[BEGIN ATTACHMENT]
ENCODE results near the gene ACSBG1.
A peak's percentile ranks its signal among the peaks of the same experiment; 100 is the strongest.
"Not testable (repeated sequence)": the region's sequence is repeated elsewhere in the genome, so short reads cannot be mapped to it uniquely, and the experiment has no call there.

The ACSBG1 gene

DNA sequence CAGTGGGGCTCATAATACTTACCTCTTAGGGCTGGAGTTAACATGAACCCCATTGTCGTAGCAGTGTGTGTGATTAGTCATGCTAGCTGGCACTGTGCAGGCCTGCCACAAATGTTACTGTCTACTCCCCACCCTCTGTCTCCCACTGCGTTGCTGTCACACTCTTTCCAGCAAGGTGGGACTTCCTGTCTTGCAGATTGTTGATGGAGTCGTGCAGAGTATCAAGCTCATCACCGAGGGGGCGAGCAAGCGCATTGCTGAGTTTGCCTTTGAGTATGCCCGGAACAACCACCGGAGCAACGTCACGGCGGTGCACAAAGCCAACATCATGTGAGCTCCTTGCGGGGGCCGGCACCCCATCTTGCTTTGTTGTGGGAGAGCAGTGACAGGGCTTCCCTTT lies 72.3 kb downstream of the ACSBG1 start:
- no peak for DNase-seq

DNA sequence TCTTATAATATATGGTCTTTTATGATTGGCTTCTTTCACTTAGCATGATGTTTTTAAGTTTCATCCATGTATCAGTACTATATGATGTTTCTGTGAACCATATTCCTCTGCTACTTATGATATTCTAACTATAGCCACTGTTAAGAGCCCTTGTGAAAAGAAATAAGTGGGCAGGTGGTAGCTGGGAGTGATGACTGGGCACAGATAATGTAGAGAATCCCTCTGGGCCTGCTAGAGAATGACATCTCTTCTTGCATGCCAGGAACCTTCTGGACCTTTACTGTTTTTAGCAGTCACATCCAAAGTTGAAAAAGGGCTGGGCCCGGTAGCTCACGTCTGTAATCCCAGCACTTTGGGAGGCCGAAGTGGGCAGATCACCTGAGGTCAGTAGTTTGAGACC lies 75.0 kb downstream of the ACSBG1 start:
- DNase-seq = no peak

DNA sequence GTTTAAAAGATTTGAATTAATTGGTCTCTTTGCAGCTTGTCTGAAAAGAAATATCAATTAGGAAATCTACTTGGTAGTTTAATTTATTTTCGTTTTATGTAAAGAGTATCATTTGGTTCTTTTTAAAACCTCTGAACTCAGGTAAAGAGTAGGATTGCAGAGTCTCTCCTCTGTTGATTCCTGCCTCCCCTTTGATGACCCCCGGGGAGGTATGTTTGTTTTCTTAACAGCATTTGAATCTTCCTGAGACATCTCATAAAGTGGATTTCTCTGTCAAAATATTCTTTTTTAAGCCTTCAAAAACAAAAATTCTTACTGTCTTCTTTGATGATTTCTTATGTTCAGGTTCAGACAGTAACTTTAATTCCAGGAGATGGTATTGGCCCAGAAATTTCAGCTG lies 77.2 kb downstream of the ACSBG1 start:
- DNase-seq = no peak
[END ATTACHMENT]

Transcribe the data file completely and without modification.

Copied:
ENCODE results near the gene ACSBG1.
A peak's percentile ranks its signal among the peaks of the same experiment; 100 is the strongest.
"Not testable (repeated sequence)": the region's sequence is repeated elsewhere in the genome, so short reads cannot be mapped to it uniquely, and the experiment has no call there.

The ACSBG1 gene

DNA sequence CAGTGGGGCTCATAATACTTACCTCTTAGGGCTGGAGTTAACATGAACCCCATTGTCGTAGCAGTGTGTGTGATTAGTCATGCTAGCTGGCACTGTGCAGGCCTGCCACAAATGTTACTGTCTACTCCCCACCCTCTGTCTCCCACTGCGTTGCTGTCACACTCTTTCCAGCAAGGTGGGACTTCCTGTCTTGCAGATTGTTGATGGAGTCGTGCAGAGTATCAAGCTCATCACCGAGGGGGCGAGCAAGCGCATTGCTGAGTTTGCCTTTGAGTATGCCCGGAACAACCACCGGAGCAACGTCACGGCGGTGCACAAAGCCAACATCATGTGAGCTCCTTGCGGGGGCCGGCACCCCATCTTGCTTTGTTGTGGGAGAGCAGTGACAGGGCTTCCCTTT lies 72.3 kb downstream of the ACSBG1 start:
- no peak for DNase-seq

DNA sequence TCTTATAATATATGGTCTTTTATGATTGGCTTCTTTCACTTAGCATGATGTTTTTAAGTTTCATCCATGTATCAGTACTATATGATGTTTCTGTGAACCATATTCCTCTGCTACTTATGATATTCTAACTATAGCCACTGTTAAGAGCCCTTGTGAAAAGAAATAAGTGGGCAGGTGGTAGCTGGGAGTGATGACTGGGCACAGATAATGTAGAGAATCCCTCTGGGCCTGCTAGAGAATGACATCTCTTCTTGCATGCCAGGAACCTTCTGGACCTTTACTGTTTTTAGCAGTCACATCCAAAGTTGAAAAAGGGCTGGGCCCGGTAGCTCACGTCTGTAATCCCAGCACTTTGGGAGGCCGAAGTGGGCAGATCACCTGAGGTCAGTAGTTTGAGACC lies 75.0 kb downstream of the ACSBG1 start:
- DNase-seq = no peak

DNA sequence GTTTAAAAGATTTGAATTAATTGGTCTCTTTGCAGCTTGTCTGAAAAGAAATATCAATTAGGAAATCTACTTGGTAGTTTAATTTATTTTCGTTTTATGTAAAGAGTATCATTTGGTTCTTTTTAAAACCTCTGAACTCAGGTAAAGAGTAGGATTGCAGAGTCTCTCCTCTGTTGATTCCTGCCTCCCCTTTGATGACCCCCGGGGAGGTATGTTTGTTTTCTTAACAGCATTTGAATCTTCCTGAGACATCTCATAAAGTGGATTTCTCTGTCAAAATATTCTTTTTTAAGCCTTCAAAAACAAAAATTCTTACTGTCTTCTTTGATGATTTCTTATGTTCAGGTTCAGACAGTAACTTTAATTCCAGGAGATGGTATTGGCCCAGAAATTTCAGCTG lies 77.2 kb downstream of the ACSBG1 start:
- DNase-seq = no peak